Patrice Bening started her career in banking at Bank of America while earning her degree in business administration and finance at California State University, Northridge. During the 10 years she spent at Bank of America, she held a variety of positions – from business banker, to relationship client manager, to branch manager, working in diverse markets across the Westside, beach communities and Conejo Valley. Patrice’s latest role was as the Vice President and Branch Manager of the Santa Monica branch for OneWest Bank, a locally based California bank. Patrice is an avid runner and hiker, and last year summited Mt. Whitney and completed her first marathon. Patrice and her husband have two boys and a mischievous border collie named Loki.

Moriah Twombley graduated with a degree in patisserie and baking from Le Cordon Bleu in 2011. After graduating, she worked in retail management before joining Morton Capital in November 2018. As an Account Servicing Associate, Moriah plays an integral role in our operations team by providing administrative support between our client service team and Morton Capital’s various custodians. She still enjoys baking for friends and family.

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FOMO and the Market

Fear of missing out, or FOMO, was the dominant theme for the first nine months of last year and has become an increasingly influential emotion in our daily lives. According to Wikipedia, FOMO is defined as “a pervasive apprehension that others might be having rewarding experiences from which one is absent.” A fear of missing out has always been a part of life, but it has become even more prevalent with the advent of technology and the emergence of social media. The impact on investment strategies has been especially pronounced. For most of 2018, we were constantly reminded how well FAANG (Facebook, Apple, Amazon, Netflix, Google) or other mega-cap growth stocks—which dominate the S&P 500 Index—were doing and why everyone needed to abandon their diversified portfolios and get more exposure to those stocks. Unfortunately, FOMO is frequently a counterproductive emotion that leads to bad decision-making, as it became apparent with the sharp drawdown in the equity markets in the fourth quarter of 2018.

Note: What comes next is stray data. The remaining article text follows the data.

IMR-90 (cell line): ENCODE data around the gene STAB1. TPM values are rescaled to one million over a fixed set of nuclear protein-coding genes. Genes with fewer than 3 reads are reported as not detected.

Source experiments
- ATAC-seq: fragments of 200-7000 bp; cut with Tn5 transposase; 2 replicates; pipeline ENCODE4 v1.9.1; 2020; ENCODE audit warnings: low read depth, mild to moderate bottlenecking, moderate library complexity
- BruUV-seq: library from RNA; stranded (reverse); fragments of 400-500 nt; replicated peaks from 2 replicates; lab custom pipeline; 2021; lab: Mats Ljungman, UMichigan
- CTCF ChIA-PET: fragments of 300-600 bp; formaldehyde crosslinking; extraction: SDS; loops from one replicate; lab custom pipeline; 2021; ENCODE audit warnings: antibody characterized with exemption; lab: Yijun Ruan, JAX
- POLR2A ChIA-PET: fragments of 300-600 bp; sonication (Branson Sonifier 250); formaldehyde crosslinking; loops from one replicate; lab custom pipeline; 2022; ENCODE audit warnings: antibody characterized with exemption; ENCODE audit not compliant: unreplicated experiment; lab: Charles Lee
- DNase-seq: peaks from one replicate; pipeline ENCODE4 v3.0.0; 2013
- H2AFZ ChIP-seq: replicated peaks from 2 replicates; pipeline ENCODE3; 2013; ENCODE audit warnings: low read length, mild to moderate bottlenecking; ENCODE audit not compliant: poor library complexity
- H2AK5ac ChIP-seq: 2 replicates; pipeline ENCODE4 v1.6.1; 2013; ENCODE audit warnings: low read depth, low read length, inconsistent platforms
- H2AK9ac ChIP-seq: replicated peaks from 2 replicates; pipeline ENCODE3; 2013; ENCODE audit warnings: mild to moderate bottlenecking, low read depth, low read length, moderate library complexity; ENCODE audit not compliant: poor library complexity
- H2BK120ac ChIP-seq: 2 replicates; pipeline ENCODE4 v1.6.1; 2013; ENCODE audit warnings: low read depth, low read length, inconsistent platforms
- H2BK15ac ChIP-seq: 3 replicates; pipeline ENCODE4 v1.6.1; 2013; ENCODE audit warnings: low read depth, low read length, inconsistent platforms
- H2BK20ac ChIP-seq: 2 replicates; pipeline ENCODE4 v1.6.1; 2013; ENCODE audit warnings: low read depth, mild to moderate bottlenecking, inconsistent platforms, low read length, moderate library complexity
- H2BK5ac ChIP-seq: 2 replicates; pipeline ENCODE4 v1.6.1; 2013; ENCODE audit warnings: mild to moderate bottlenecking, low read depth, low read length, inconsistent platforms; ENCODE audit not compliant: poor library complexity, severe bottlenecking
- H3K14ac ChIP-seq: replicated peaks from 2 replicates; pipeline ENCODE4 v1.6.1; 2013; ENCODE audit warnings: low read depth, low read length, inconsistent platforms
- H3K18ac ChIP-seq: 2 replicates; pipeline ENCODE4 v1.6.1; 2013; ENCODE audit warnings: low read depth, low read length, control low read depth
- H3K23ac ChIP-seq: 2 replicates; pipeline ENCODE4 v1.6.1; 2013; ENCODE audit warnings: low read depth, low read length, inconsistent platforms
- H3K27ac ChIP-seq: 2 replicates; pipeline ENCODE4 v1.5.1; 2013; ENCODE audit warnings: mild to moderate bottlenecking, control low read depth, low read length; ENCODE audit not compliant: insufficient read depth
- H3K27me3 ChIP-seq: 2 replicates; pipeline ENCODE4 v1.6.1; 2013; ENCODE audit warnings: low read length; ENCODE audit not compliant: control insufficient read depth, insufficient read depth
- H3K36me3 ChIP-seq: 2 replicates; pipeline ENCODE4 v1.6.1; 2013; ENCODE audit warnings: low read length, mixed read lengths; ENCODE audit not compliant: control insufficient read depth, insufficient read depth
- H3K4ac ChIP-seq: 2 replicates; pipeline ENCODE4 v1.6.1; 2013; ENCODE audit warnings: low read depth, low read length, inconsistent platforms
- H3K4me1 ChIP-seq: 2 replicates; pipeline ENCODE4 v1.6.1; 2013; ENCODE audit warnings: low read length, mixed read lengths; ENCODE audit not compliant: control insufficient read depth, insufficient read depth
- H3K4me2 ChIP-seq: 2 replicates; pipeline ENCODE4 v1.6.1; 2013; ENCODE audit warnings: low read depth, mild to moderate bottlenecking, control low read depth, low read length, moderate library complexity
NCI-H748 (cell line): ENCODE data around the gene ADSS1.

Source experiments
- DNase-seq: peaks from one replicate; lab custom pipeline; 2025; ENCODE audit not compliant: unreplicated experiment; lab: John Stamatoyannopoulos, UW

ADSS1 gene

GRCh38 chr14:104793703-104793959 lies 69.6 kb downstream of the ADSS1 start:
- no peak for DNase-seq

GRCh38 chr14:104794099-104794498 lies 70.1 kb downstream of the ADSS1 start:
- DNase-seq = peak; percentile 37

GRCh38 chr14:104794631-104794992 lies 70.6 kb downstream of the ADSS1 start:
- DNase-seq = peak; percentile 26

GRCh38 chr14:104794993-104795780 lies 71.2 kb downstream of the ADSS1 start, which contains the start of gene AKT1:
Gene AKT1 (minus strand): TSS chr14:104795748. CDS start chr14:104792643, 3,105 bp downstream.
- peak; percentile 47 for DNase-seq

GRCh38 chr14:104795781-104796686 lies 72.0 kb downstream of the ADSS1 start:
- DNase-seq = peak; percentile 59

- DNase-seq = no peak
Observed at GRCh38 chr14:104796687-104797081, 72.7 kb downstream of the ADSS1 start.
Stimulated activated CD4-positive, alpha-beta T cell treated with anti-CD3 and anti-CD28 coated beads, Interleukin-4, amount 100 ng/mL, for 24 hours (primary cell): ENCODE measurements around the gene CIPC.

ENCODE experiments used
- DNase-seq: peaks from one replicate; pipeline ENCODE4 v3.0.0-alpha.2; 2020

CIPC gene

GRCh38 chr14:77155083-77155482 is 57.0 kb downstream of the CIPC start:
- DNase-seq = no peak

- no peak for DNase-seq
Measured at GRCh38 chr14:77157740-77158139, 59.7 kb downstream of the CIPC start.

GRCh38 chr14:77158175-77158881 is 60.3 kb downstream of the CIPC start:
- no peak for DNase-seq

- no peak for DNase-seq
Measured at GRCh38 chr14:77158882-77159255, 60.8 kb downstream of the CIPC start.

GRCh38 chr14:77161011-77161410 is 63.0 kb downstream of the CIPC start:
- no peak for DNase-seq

Investment fads are nothing new. A look back over the past few decades can demonstrate how many of these investment strategies have come and gone. In the late 1990s, growing belief in the emergence of a “new economy” led to the rise of the information technology sector and the ensuing speculation in “dot-com” stocks. In the 2000s, much was made about the potential growth opportunities in the emerging economies and the importance of the so-called “BRIC” countries of Brazil, Russia, India, and China. The meteoric rise and subsequent crash of Bitcoin and other so-called cryptocurrencies was the most recent example of irrational FOMO behavior that punished many investors and speculators. While some of these ideas had merit at the time, over-allocating to the hottest and newest investment strategy has rarely paid off in the long run. At Morton Capital, we take a different path when evaluating new investment strategies. Rather than following the crowd, we try to stay disciplined and adhere to our three core beliefs of risk management, true diversification and cash flow. After all, if our clients can sleep peacefully at night knowing their portfolio is working towards their financial goals, while others may take unnecessary risks to participate in a hot trend, who’s really missing out?